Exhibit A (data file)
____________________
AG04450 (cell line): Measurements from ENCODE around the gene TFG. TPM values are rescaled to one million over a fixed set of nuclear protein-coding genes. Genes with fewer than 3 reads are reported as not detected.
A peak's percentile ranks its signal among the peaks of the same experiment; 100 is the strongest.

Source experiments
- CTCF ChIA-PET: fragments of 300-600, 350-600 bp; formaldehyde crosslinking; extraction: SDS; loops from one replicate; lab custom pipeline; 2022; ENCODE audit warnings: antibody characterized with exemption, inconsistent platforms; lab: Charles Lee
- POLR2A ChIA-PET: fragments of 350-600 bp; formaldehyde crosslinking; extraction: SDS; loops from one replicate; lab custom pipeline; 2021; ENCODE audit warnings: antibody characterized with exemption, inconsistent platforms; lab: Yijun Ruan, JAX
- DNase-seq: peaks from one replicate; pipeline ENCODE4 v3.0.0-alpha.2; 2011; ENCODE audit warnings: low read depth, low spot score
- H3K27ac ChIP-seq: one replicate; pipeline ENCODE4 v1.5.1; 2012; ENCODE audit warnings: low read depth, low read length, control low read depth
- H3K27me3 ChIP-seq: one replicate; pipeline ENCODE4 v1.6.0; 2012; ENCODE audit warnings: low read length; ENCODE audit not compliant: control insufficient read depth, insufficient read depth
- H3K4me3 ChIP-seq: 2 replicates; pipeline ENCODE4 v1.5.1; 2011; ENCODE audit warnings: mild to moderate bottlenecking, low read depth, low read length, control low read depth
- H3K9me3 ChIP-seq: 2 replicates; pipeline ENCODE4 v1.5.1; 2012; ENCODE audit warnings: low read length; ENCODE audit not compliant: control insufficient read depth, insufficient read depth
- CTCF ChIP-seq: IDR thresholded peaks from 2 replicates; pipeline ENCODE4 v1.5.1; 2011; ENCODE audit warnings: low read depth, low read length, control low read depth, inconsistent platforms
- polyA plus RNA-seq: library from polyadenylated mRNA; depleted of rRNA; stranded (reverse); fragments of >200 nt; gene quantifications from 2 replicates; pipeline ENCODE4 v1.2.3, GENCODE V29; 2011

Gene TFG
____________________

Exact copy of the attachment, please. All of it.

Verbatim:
AG04450 (cell line): Measurements from ENCODE around the gene TFG. TPM values are rescaled to one million over a fixed set of nuclear protein-coding genes. Genes with fewer than 3 reads are reported as not detected.
A peak's percentile ranks its signal among the peaks of the same experiment; 100 is the strongest.

Source experiments
- CTCF ChIA-PET: fragments of 300-600, 350-600 bp; formaldehyde crosslinking; extraction: SDS; loops from one replicate; lab custom pipeline; 2022; ENCODE audit warnings: antibody characterized with exemption, inconsistent platforms; lab: Charles Lee
- POLR2A ChIA-PET: fragments of 350-600 bp; formaldehyde crosslinking; extraction: SDS; loops from one replicate; lab custom pipeline; 2021; ENCODE audit warnings: antibody characterized with exemption, inconsistent platforms; lab: Yijun Ruan, JAX
- DNase-seq: peaks from one replicate; pipeline ENCODE4 v3.0.0-alpha.2; 2011; ENCODE audit warnings: low read depth, low spot score
- H3K27ac ChIP-seq: one replicate; pipeline ENCODE4 v1.5.1; 2012; ENCODE audit warnings: low read depth, low read length, control low read depth
- H3K27me3 ChIP-seq: one replicate; pipeline ENCODE4 v1.6.0; 2012; ENCODE audit warnings: low read length; ENCODE audit not compliant: control insufficient read depth, insufficient read depth
- H3K4me3 ChIP-seq: 2 replicates; pipeline ENCODE4 v1.5.1; 2011; ENCODE audit warnings: mild to moderate bottlenecking, low read depth, low read length, control low read depth
- H3K9me3 ChIP-seq: 2 replicates; pipeline ENCODE4 v1.5.1; 2012; ENCODE audit warnings: low read length; ENCODE audit not compliant: control insufficient read depth, insufficient read depth
- CTCF ChIP-seq: IDR thresholded peaks from 2 replicates; pipeline ENCODE4 v1.5.1; 2011; ENCODE audit warnings: low read depth, low read length, control low read depth, inconsistent platforms
- polyA plus RNA-seq: library from polyadenylated mRNA; depleted of rRNA; stranded (reverse); fragments of >200 nt; gene quantifications from 2 replicates; pipeline ENCODE4 v1.2.3, GENCODE V29; 2011

Gene TFG